Inspired by the many Black-in- “X” weeks on Twitter, BlackInNHMs organized its first virtual event in October 2021. Given the colonial tendencies of natural history collecting and the commitment of many contemporary museums to decolonize their science and diversify their audiences and workforce, we strive to feature various institutions and professionals for this initiative. During this week, celebrated annually, we hope to inspire many Black professionals to reimagine their relationship with the biodiversity of our planet, while highlighting career opportunities in museums and related fields for the broader community. Last year, our 6-day event kicked off with an international virtual rollcall (search #BlackInNHMs #rollcall on twitter).
Folks hailed from across the US, Brazil, South Africa, Nigeria, Kenya, Denmark, Germany, and the UK. We connected with curators, professors, collections managers, postdocs, graduate students, and outreach coordinators. We also heard from Adania Flemming and Miranda Lowe about the Black perspective on natural history museums.
On Day 2, we peeked behind the scenes at the day-to-day of museum professionals and the collections that support their work (#BINHMBehindtheScenes). We toured the vertebrate collections of the Louisiana State University Museum of Natural Science (LSUMNS), explored the Tulane University Biodiversity Research Institute Fish Collection, browsed some of the biological and geological collections of the American Museum of Natural History (AMNH) and learned about the insect collections at the University of Lagos, Nigeria.
We also met some cool museum professionals who kindly shared their experience in natural history museums: Sheree Carter-Galvan (Senior Vice-President and General Council) and Brianna Mims (Ph.D. Student) from the AMNH; Valerie Stampley (Outreach Coordinator), Tammie Jackson (Business Manager) and JC Buckner (Postdoc) from the LSUMNS. Dr. Lauren Esposito (Curator of Arachnology, California Academy of Sciences) and graduate student Kate Montana highlighted their colleagues at the Ant Lab, Madagascar Biodiversity Center: Dr. Jean Claude Rakotonirina (Chief Scientist) and Nicole Rasoamanana (Lab Coordinator). You can find the videos of the tours and interviews on our YouTube channel. We ended the day with a scavenger hunt to encourage everyone to share finds from their local museum using #BINHMSearchYourMuseum. We got some cool entries from places like the Texas A&M University Biodiversity Research and Teaching Collections, the Florida Museum of Natural History, and the Alabama Museum of Natural History.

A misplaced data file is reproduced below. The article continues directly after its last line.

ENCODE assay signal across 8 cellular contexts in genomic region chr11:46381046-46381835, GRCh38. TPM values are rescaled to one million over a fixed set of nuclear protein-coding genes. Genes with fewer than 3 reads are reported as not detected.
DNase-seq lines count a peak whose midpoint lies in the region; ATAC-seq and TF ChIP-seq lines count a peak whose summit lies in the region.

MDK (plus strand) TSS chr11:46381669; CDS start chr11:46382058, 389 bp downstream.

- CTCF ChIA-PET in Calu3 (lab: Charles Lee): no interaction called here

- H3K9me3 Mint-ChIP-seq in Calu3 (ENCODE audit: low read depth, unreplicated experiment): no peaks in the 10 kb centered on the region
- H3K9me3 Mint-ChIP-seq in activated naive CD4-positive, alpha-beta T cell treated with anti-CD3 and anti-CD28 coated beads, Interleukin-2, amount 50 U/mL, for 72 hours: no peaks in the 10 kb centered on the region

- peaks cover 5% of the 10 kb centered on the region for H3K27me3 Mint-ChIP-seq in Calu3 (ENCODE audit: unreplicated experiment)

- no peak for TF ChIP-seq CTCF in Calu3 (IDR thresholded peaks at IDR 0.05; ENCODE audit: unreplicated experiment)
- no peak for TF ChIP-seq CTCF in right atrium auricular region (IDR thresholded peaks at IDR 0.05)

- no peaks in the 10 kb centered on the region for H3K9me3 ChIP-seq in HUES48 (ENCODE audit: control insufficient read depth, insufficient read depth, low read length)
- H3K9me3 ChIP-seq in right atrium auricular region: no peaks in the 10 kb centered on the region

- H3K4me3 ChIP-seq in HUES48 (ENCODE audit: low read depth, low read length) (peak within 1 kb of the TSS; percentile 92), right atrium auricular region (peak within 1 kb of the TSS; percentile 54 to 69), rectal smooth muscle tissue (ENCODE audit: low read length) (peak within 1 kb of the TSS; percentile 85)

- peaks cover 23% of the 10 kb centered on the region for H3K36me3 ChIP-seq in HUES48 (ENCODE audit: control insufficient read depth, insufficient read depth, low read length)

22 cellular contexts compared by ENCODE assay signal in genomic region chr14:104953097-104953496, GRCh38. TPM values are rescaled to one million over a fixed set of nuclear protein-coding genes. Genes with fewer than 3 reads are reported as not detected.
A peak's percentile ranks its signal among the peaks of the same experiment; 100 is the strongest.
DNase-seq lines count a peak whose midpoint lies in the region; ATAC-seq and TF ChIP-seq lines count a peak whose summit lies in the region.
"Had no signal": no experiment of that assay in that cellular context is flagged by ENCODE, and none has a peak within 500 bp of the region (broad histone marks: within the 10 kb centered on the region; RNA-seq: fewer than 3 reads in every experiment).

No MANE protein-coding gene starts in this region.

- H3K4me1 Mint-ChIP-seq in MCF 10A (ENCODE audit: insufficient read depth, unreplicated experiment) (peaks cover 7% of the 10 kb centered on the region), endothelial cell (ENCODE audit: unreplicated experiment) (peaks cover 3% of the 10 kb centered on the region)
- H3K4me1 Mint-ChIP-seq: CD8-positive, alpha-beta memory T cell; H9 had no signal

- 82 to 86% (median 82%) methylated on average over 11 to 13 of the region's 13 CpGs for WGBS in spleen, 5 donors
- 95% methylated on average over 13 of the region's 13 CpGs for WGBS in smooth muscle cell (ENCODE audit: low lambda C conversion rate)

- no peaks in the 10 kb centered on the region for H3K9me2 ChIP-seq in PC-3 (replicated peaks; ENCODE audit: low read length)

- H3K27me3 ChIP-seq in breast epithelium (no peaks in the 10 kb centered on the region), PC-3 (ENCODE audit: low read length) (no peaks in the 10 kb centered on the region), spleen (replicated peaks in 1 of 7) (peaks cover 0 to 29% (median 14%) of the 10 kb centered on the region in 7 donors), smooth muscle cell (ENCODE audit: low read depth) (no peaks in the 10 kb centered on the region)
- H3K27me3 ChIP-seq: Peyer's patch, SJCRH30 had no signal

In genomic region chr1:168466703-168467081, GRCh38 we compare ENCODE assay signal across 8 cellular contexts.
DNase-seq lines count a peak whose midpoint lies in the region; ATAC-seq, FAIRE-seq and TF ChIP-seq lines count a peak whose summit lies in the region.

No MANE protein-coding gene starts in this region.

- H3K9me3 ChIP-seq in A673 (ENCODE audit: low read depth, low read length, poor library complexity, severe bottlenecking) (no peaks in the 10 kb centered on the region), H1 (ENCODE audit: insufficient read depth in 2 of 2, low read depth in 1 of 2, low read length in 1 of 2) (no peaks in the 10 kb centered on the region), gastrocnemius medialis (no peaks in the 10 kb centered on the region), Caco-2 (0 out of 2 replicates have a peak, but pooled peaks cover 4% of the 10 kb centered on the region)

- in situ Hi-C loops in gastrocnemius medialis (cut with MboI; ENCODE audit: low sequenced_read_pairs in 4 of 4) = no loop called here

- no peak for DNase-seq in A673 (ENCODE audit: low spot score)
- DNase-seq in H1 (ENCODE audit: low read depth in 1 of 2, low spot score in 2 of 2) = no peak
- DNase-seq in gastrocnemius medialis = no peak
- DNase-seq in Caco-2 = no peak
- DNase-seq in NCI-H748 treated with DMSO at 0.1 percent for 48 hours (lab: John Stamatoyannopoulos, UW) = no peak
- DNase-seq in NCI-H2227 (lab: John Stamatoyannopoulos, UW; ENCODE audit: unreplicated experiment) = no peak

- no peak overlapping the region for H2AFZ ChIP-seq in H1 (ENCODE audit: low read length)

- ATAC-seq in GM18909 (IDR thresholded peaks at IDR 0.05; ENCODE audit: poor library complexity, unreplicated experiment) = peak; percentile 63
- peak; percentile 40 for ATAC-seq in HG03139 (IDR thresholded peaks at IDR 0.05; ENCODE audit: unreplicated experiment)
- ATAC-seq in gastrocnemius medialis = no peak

On Day 3, we hosted a BioBlitz to teach folks about the importance of cataloguing biodiversity, past and present. We also organized a discussion with Scott Edwards, Adania Flemming, Hadeel Saad, and Aaron Woodruff. The panelist talked about the importance of documenting biodiversity, inclusion, Black people in nature, and much more which you can view here.
On Day 4, we examined the legacy of NHMs, the hidden figures contributing to biodiversity knowledge and collections, and the connections to colonialist and imperialist practice as related to Black peoples. Throughout the day, we shared stories of historic Black naturalists and museum professionals. In February 2022, we started an archive to collect these stories on our website.
Later that evening, our live event opened with a powerful poem written by Dr. Brandon Kilbourne (Berlin Museum of Natural History) about the connection between biodiversity collection and the slave trade. Our keynote speaker, Dr. Alex Moore, then gave an amazing talk about their research and experience working in natural history museums. Dr. Jessica Ware (AMNH) and Dr. Melissa Kemp (UT Austin) joined us to close out the evening with a panel on dismantling harmful legacies and reimagining the future of museums. The poetry reading, lecture and panel recording is available here.
On Day 5, we explored digitization of collections as a strategy for making collections more accessible with Dr. Hank Bart, Dr. Lisa White, Dr. Philip Skipwith and Dr. Kory Evans. Our group of panelists explored this notion through several lenses, including leveraging imaging technology to mitigate neo-colonialism, here.
On Day 6, we highlighted and connected folks with Black role models and mentors in the NHM community. During the afternoon we hosted a virtual meet-&-greet for potential mentors and mentees. There are very few Black curators and professionals in NHMs. So, we followed with a panel discussing the power of visibility and identifying mentors, a luxury often unavailable to aspiring Black scientists.
We are so thankful for everyone who participated during the week and we look forward to our next Black in Natural History Week in 2022!